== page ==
Find Your Ancestors

Arabs Who Lived in New York City, 1880-1900

Linda K. Jacobs

Below is a series of spreadsheets listing the first Arab immigrants to emigrate to New York City in the late 19th Century. Linda K. Jacobs created these databases as part of the research for her book, Strangers in the West, which tells the story of the Syrian colony on the Lower West Side of Manhattan, where America’s first Arab immigrants settled between 1880 and 1900. This is an invaluable resource for Americans of Arab descent who want to trace their roots.

These sheets are being continuously updated, so check back frequently.

If you use data from these spreadsheets, please cite as: “Linda K. Jacobs, Strangers in the West: The Syrian Colony of New York City, 1880-1900. Accessed at www.KalimahPress.com.” Send comments and corrections to info@kalimahpress.com.

Here you can create the content that will be used within the module.

Sheet 1: Arabs Living in NYC, 1880-1900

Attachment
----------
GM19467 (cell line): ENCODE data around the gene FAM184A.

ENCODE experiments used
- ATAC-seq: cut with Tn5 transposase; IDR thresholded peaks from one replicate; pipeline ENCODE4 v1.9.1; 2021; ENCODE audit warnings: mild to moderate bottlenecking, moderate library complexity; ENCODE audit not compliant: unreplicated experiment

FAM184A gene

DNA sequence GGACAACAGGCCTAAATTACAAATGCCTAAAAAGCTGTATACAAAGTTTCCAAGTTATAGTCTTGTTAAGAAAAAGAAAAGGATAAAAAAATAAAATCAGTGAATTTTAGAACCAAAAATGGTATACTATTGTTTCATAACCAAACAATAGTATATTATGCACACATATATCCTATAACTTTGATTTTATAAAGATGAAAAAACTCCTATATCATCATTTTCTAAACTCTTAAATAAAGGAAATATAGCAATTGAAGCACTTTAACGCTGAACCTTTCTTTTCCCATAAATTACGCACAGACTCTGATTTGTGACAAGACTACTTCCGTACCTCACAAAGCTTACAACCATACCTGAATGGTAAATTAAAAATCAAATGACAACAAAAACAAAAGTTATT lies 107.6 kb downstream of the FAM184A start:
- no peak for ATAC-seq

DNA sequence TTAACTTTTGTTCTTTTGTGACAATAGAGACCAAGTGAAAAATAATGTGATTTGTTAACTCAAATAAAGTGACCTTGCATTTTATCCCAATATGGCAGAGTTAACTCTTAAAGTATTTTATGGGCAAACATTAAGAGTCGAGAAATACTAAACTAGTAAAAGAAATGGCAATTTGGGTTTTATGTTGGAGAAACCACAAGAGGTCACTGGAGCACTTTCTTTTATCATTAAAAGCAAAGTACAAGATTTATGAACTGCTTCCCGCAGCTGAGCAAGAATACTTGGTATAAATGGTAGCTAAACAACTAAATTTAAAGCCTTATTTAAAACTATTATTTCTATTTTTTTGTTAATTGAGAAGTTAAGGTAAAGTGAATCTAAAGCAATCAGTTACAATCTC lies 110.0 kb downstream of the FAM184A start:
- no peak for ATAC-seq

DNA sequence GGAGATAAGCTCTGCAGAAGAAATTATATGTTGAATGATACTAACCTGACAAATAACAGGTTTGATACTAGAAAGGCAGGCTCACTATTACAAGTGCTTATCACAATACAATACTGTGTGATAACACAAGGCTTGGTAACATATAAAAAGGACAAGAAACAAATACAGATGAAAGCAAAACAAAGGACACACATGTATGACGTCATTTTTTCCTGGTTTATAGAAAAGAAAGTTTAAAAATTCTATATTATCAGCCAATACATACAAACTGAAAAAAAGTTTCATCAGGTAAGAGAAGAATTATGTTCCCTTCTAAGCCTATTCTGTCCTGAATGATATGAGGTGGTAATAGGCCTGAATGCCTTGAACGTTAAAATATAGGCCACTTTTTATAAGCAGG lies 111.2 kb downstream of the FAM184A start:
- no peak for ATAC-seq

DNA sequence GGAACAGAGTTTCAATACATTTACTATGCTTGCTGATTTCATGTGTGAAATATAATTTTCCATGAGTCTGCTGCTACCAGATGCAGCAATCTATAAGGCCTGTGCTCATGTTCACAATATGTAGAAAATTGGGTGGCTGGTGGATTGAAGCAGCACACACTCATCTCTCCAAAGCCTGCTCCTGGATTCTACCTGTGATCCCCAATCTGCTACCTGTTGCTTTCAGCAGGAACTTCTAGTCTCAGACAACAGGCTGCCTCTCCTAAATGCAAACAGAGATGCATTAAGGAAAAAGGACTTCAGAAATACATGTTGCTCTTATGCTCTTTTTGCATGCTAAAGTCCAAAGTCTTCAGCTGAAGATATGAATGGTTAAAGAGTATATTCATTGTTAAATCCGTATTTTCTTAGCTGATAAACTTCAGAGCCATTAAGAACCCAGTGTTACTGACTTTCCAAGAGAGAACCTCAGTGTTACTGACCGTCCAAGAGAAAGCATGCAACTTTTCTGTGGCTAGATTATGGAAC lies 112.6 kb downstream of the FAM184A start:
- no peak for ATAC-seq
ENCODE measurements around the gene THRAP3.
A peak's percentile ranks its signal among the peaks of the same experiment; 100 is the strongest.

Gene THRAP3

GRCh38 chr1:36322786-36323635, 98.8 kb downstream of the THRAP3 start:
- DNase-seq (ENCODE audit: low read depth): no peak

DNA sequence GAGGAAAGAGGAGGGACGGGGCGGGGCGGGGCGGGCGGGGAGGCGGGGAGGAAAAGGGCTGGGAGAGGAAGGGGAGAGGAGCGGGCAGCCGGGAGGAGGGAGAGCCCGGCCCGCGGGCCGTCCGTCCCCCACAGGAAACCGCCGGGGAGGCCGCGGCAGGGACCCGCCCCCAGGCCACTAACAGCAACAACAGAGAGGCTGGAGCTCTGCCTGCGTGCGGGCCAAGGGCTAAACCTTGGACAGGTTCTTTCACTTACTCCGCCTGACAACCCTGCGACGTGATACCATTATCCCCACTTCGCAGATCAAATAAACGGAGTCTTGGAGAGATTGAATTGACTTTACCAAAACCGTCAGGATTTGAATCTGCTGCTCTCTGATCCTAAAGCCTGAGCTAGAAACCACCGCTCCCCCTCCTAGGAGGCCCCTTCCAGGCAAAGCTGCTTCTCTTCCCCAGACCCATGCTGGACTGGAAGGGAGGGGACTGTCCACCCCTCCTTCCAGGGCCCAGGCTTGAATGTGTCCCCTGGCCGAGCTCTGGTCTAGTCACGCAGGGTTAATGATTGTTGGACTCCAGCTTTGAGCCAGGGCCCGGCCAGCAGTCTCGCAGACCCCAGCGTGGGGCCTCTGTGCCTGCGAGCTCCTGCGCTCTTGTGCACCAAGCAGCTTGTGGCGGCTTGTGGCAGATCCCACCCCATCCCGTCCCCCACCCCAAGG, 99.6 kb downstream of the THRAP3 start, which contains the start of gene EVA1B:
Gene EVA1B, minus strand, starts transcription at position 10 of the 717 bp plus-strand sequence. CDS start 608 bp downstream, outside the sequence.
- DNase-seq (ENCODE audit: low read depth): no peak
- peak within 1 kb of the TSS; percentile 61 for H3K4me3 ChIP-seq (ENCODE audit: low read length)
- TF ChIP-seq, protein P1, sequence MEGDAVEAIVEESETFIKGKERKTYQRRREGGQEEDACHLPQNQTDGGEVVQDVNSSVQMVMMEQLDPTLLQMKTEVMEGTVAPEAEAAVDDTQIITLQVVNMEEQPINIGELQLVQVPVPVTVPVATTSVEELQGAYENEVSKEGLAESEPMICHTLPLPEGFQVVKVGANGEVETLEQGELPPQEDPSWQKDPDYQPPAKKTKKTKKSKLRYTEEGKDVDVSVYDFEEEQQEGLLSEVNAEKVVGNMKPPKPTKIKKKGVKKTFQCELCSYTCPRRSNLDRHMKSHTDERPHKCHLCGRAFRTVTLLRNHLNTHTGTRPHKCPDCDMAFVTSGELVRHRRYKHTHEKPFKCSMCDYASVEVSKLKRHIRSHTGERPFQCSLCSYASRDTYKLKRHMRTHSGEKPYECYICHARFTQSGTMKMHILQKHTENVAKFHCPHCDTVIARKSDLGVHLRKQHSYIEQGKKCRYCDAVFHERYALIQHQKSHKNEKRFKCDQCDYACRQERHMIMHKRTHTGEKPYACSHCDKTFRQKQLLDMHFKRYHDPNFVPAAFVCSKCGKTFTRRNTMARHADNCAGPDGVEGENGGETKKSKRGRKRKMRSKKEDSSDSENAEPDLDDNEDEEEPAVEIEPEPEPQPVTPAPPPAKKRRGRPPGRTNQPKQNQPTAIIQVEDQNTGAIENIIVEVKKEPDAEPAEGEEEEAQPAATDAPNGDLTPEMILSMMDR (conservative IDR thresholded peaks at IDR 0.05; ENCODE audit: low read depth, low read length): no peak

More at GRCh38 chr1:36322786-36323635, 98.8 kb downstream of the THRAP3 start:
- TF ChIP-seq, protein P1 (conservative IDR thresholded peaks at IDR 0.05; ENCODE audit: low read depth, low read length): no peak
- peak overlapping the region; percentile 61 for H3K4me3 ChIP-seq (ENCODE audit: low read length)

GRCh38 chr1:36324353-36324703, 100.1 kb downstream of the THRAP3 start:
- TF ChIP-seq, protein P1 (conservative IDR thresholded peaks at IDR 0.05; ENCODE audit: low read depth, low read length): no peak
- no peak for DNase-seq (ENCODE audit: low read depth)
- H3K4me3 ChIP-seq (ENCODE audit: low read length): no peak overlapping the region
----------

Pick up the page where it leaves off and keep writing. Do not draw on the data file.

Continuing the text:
This spreadsheet lists all of the Arabs who lived in NYC sometime between 1880 and 1900. Scroll through this database organized by surname for detailed demographic information, including the names of family members, immigration date, birth date, place of birth, religion, if known, and death date. Go to Sheet 4 on this page to find source material for this sheet.

Sheet 2: Syrians in the 1890 NYC Police Census

This spreadsheet lists all of the Arabs who were identified in the fragmentary 1890 NYC Police Census. It’s organized by surname and includes age, gender, and address for each person.

Sheet 3: Arabs in New York in the 1900 Federal Census

This spreadsheet lists all of the Arabs who were identified in the 1900 Federal census. It’s organized by surname and includes detailed demographic information, including the names of family members, home address, immigration date, occupation, and other useful data.

 

Sheet 4: Source Data

This spreadsheet lists the data sources for the main spreadsheet. It’s organized by surname and includes, home and business addresses, immigration date, occupation,  and source. There are also “research notes” sharing extra details about some of the people. Individuals often have dozens of entries, some of them duplicative, but each one reflecting a different source for the information. Spelling of names is not consistent, as names are spelled as they are on the original document.